Avoidance is most common. This can be completely avoiding a place, person, or situation that activates the misophonic response ahead of time, such as my inability to ever have a meal with my friend, CP. She is a smacky eater, though I really do enjoy her company and talking about art and life with her. Avoidance is usually situational, however. Yesterday I went to donate plasma, walked into the donation place, and instantly heard another donor popping their gum. I immediately turned and left. An hour and a half of bus transfers to and from the center were for naught. Maybe I’ll try again tomorrow. I miss out on so many positive events daily because of avoidance.

The second coping method is masking. This includes earplugs, earphones, white noise machines, or anything that lets us stay in an activating situation by covering the noise that is causing our reaction. I carry earplugs and headphones everywhere and it sometimes helps me stay on a bus to my destination instead of abandoning the ride. The downside is that I end up missing important parts of conversations. I often don’t hear the voiceover on the bus telling me my destination is ahead. Many misophones will have box fans or white noise generators throughout their homes to help tone down incidental sounds. My ex, HK, who also has misophonia and a more serious case than myself, would leave our kitchen and bathroom exhaust fans running constantly to drown out random instigating noises that happened around our apartment.

I could write an entire article on the measures HK and I took to manage problem noises, from removing zipper pulls from clothing to replacing all ceramic dishware with soft plastic plates and bowls. Gum and chips were banned from the apartment.

The third coping method is information. I am trying to focus on this lately. Hence this essay. I want to let people know what misophonia is, how seriously it affects me and other misophones, and, while they may not fully understand it, ask them to realize that it’s a real problem and they can help me. I have printed business cards I hand out which explain, very briefly, the condition and ask people to abstain from offending noises while I am around. They have done some good. Over the weekend, I sent an email to the owner of a local café I attend frequently to explain misophonia and to humbly ask if the whistling cooks can just not do that while I am there. The owner’s response was sympathetic and promised to address the issue. I cried.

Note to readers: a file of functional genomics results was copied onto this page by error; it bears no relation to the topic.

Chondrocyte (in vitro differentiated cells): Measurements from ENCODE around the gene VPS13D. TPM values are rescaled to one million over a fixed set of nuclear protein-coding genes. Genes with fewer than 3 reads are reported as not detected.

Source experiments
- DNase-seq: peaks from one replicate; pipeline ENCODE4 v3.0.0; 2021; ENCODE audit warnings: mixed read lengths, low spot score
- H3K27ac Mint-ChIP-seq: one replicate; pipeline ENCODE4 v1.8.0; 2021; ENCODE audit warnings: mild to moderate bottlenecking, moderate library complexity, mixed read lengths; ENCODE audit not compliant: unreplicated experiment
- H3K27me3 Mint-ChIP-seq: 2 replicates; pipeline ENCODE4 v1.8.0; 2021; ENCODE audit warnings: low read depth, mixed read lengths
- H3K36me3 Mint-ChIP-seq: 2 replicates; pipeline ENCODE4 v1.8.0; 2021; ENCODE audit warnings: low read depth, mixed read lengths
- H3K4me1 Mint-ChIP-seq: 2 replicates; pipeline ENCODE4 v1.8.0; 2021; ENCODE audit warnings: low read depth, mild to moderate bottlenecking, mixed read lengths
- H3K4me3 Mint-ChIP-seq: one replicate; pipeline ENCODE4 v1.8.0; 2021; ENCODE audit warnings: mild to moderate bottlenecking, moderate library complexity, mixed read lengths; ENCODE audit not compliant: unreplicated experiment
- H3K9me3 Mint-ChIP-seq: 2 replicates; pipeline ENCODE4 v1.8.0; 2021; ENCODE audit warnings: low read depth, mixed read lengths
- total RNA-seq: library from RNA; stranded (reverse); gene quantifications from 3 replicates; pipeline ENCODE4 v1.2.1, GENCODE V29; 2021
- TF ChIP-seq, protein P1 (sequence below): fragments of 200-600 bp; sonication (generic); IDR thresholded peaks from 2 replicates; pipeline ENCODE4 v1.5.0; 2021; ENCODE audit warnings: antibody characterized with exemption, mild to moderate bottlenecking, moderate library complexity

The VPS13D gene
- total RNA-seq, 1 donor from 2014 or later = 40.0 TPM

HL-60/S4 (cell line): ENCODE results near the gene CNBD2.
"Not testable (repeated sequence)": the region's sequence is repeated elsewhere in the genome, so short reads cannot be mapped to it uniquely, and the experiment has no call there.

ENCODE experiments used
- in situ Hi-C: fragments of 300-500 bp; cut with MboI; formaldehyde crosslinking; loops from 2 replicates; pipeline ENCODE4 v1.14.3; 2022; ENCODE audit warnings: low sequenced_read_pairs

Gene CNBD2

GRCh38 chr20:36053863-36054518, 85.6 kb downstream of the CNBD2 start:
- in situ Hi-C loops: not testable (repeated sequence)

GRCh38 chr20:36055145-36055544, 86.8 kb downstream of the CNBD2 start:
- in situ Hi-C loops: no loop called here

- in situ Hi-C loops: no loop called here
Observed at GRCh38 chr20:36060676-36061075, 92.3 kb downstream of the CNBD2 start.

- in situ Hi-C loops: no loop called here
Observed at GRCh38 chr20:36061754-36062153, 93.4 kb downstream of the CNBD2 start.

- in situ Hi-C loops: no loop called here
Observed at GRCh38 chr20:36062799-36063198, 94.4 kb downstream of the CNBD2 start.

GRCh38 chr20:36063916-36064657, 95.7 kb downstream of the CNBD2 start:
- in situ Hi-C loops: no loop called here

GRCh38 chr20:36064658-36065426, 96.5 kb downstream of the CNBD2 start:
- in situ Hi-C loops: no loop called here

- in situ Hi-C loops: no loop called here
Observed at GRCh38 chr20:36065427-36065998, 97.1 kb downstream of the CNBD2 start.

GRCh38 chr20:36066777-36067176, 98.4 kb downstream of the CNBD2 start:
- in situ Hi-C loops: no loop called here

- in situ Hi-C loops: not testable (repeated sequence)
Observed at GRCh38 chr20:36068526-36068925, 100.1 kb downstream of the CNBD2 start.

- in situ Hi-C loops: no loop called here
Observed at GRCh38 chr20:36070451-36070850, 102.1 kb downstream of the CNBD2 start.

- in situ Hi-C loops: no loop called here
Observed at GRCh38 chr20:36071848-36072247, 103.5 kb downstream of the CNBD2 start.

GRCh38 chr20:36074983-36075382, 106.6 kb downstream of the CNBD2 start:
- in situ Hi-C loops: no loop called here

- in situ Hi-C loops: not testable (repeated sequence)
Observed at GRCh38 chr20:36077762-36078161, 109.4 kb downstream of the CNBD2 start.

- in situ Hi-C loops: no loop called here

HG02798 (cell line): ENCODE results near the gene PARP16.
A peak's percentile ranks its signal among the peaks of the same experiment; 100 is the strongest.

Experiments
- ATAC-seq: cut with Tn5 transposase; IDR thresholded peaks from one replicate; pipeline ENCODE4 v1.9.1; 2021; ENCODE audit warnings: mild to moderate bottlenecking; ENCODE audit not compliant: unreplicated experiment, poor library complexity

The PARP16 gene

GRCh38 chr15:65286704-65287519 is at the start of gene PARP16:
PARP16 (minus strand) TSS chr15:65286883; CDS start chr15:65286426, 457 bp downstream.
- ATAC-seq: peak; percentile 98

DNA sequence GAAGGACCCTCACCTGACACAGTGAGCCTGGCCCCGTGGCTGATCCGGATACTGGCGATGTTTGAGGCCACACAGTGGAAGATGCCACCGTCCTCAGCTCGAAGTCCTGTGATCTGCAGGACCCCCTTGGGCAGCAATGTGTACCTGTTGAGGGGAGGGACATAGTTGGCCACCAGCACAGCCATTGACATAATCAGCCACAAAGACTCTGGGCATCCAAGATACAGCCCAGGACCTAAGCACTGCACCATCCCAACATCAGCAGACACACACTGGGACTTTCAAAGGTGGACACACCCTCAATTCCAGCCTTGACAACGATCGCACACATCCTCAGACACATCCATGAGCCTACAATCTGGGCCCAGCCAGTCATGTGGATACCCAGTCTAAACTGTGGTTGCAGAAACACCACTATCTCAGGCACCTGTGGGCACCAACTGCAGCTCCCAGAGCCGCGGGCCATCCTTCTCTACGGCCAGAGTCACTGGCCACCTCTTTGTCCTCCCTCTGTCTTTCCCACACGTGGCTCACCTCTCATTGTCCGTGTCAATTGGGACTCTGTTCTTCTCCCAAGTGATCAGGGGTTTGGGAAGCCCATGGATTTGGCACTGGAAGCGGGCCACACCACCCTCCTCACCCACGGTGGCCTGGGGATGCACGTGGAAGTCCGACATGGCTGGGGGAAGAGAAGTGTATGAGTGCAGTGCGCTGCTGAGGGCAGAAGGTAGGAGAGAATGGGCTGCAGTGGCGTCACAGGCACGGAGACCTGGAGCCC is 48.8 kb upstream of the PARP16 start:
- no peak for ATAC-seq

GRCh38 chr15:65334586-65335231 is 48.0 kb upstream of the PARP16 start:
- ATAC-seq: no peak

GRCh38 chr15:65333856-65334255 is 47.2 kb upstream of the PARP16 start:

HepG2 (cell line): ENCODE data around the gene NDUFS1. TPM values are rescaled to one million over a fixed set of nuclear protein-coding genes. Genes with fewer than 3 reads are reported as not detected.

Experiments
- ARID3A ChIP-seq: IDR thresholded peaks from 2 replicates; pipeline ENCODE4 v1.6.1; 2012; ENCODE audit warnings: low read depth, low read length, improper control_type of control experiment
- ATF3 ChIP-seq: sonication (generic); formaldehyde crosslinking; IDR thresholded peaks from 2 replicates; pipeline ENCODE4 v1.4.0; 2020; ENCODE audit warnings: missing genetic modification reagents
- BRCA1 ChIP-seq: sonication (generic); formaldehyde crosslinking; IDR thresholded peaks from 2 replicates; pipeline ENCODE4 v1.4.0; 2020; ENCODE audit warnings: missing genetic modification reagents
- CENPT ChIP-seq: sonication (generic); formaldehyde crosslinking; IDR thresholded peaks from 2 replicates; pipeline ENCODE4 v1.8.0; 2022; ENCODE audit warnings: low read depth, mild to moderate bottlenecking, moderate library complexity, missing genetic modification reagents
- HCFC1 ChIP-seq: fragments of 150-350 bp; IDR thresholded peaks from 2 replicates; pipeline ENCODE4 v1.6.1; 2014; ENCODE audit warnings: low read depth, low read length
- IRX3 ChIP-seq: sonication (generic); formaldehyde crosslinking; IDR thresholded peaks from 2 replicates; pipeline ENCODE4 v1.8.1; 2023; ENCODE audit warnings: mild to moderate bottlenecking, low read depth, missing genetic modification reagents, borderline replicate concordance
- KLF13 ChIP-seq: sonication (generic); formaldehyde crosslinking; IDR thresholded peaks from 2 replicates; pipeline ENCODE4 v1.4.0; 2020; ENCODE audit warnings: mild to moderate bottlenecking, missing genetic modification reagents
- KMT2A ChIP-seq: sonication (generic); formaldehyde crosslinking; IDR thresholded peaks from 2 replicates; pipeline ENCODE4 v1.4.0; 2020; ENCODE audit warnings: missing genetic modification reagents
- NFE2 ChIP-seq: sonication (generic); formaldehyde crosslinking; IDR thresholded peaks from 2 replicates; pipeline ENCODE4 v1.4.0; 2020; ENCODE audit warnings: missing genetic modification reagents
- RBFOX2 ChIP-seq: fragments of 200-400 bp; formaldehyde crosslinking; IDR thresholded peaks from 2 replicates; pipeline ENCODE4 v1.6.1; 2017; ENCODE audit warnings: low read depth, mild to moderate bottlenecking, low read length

Because misophonia is unlike other neurological disorders, and possibly touches on mental disorders like anxiety and depression, researchers have lately gained an interest in understanding it. A pioneering new study, covered variously in Time and Psychology Today, proves that misophones experience a markedly different brain function when exposed to their activating noises compared to non-sufferers. Misophonia might be tied to certain mental health conditions. I recently presented an informal poll to an online social network of misophones and, though the sample set was only seventeen responses, all of them reported having at least one other mental health concern, such as bipolar disorder or an anxiety disorder. There is increasing thought that misophonia is a form of PTSD. None of the respondents to my question reported “no other mental health issues”.

Because misophonia is a deeply isolating disorder and misophones must abstain from common, healthy experiences like socialization, most jobs, family gatherings, commuting, entertainment, literally anything normal people are able to do, it can be especially difficult to initiate a conversation about it. When we do, we are often dismissed or not believed. This has to change. It’s a very real disorder that is studied and diagnosed and I’d give anything to be free from it. HK wished for voluntary deafness. It’s understandable given her level of constant suffering. Misophones are sometimes driven to suicide.

I thank you for reading this and absorbing what it says. Perhaps you know someone who experiences this disorder and is unaware that there is a term for it, that it is diagnosed, and there is increasing research and support for managing life with misophonia. I hope you will take into consideration how your own loud gum smacking, eating, sniffling, or pen clicking (et. al.) in public might actually be ruining someone’s day and placing them in a problematic situation. If you are interested in knowing more, there is increasingly wonderful information on misophonia online and I hope dearly you research it more. If you notice a stranger shooting you a stern look and perhaps leaving, you might have activated a misophone with whatever you are doing. That person may choose to stay home next time, becoming increasingly shut off and depressed. And now you know.

cris edwards

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Cris is a playwright and designer living in Denver. He is the founder of SoQuiet.org, an advocacy and support organization for misophonia sufferers.